number line. Thus each point on the number line has a coordinate that is either a rational or an irrational
number.
In summary, we have
1.1.2.4 Sample Set A
The summaray chart illustrates that
Example 1.9
Every natural number is a real number.
Available for free at Connexions
CHAPTER 1.
8
CHAPTER 1: INTRODUCTION TO REAL NUMBERS AND
ALGEBRAIC EXPRESSIONS
Example 1.10
Example 1.11
Every whole number is a real number.
No integer is an irrational number.
1.1.2.5 Practice Set A
Exercise 1.1.2.1
Exercise 1.1.2.2
Exercise 1.1.2.3
Exercise 1.1.2.4
Exercise 1.1.2.5
Exercise 1.1.2.6
(Solution on p. 61.)
Is every natural number a whole number?
(Solution on p. 61.)
Is every whole number an integer?
(Solution on p. 61.)
Is every integer a rational number?
(Solution on p. 61.)
Is every rational number a real number?
(Solution on p. 61.)
Is every integer a natural number?
(Solution on p. 61.)
Is there an integer that is a natural number?
1.1.2.6 Ordering the Real Numbers
Ordering the Real Numbers
A real number
of the graph of
b is said to be greater
a on the number line.
than a real number
a,
denoted
b > a,
if the graph of
b
is to the right
1.1.2.7 Sample Set B
As we would expect,
the right of
−5
5>2
since 5 is to the right of 2 on the number line. Also,
−2 > − 5
since
−2
on the number line.
1.1.2.8 Practice Set B
Exercise 1.1.2.7
Exercise 1.1.2.8
Exercise 1.1.2.9
Exercise 1.1.2.10
Exercise 1.1.2.11
(Solution on p. 61.)
Are all positive numbers greater than 0?
(Solution on p. 61.)
Are all positive numbers greater than all negative numbers?
(Solution on p. 61.)
Is 0 greater than all negative numbers?
(Solution on p. 61.)
Is there a largest positive number? Is there a smallest negative number?
(Solution on p. 61.)
How many real numbers are there? How many real numbers are there between 0 and 1?
Available for free at Connexions
is to
9
1.1.2.9 Sample Set C
Example 1.12
What integers can replace
x
so that the following statement is true?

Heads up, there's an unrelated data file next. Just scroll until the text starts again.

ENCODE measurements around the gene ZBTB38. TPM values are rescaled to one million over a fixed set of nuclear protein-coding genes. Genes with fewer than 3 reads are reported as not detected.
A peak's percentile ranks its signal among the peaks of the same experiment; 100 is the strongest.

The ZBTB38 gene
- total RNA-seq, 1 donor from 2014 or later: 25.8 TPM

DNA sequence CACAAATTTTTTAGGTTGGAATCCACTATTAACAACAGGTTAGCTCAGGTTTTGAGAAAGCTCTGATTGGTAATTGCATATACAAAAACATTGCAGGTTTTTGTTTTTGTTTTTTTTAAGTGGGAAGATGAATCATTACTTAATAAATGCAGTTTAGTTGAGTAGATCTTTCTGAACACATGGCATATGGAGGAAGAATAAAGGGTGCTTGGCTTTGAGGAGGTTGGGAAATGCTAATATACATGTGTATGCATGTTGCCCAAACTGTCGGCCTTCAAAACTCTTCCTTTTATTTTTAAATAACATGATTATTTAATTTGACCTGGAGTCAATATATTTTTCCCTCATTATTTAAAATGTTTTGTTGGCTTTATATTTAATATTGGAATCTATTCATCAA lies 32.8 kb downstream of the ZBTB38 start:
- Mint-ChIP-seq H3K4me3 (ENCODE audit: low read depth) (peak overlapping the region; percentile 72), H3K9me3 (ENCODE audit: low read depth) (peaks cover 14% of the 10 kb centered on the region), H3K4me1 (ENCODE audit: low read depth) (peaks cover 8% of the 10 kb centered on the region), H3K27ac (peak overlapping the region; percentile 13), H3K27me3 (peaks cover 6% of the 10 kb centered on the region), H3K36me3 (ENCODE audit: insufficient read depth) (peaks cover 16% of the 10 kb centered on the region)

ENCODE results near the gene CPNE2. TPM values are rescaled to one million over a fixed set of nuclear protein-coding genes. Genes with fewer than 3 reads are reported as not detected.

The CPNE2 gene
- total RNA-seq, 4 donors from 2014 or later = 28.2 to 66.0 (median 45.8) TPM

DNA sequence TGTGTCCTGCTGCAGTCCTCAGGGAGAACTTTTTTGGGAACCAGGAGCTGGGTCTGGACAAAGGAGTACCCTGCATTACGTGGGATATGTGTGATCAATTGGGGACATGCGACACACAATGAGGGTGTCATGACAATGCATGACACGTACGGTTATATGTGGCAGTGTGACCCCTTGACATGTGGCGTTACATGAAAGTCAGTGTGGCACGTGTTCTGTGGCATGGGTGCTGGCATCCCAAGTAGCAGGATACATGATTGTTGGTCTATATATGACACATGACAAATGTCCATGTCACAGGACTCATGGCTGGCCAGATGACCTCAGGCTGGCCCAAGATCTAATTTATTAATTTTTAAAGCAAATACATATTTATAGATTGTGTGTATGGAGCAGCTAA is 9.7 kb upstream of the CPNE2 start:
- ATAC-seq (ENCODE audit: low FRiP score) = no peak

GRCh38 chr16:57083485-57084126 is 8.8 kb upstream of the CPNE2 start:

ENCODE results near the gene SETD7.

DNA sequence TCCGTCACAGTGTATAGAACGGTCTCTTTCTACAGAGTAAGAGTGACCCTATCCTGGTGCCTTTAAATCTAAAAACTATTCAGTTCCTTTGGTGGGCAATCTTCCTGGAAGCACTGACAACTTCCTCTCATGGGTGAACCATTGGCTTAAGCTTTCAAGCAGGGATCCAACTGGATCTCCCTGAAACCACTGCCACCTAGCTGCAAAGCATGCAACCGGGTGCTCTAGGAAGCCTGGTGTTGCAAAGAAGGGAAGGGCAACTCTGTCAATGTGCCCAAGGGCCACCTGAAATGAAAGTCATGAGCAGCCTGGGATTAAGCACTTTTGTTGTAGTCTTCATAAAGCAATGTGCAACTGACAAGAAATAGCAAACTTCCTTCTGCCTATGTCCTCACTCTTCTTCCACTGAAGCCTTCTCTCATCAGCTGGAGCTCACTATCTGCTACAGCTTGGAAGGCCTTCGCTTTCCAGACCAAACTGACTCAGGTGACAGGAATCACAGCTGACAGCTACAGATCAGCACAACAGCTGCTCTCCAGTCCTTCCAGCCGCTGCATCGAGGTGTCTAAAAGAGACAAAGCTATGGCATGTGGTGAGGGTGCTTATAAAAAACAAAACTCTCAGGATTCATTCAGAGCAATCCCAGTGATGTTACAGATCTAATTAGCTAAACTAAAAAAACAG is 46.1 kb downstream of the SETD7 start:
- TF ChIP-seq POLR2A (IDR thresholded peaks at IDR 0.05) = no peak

−4 ≤ x < 2 This statement indicates that the number represented by −4 is less than or equal to x, and at the same time, x x is between −4 and 2. Speci cally, is strictly less than 2. This statement is an example of a compound inequality. The integers are Example 1.13 −4, − 3, − 2, − 1, 0, 1. Draw a number line that extends from including −2 −3 to 7. Place points at all whole numbers between and and 6. Example 1.14 Draw a number line that extends from −4 to 6 and place points at all real numbers greater than or equal to 3 but strictly less than 5. open circle It is customary to use a closed circle to indicate that a point is included in the graph and an to indicate that a point is not included. 1.1.2.10 Practice Set C Exercise 1.1.2.12 What whole numbers can replace (Solution on p. 61.) x so that the following statement is true? −3 ≤ x < 3 Exercise 1.1.2.13 Draw a number line that extends from equal to −4 (Solution on p. 61.) −5 to 3 and place points at all numbers greater than or but strictly less than 2. Available for free at Connexions CHAPTER 1. 10 CHAPTER 1: INTRODUCTION TO REAL NUMBERS AND ALGEBRAIC EXPRESSIONS 1.1.2.11 Exercises For the following problems, next to each real number, note all collections to which it belongs by writing for natural numbers, and R W for whole numbers, Z for integers, Q for rational numbers, Ir Exercise 1.1.2.14 Exercise 1.1.2.15 −12 Exercise 1.1.2.16 Exercise 1.1.2.17 −24 Exercise 1.1.2.18 86.3333 . . . Exercise 1.1.2.19 49.125125125 . . . Exercise 1.1.2.20 N for irrational numbers, for real numbers. Some numbers may require more than one letter. (Solution on p. 61.) 1 2 (Solution on p. 61.) 0 7 8 (Solution on p. 61.) (Solution on p. 61.) −15.07 For the following problems, draw a number line that extends from −3 Exercise 1.1.2.21 1 Exercise 1.1.2.22 −2 Exercise 1.1.2.23 − Exercise 1.1.2.24 Exercise 1.1.2.25 to 3. Locate each real number on the number line by placing a point (closed circle) at its approximate location. 1 2 (Solution on p. 61.) 1 8 (Solution on p. 61.) Is 0 a positive number, negative number, neither, or both? An integer is an even integer if it can be divided by 2 without a remainder; otherwise the number is odd. Draw a number line that extends from Exercise 1.1.2.26 −5 to 5 and place points at all negative even integers and at all positive odd integers. Draw a number line that extends from −3 (Solution on p. 61.) −5 to 5. Place points at all integers strictly greater than but strictly less than 4. For the following problems, draw a number line that extends from Exercise 1.1.2.27 −5 −2 Exercise 1.1.2.28 −3 Exercise 1.1.2.29 −4 Exercise 1.1.2.30 −5 to 5. Place points at all real numbers between and including each pair of numbers. and (Solution on p. 61.) and 4 and 0 Draw a number line that extends ... Purchase answer to see full attachment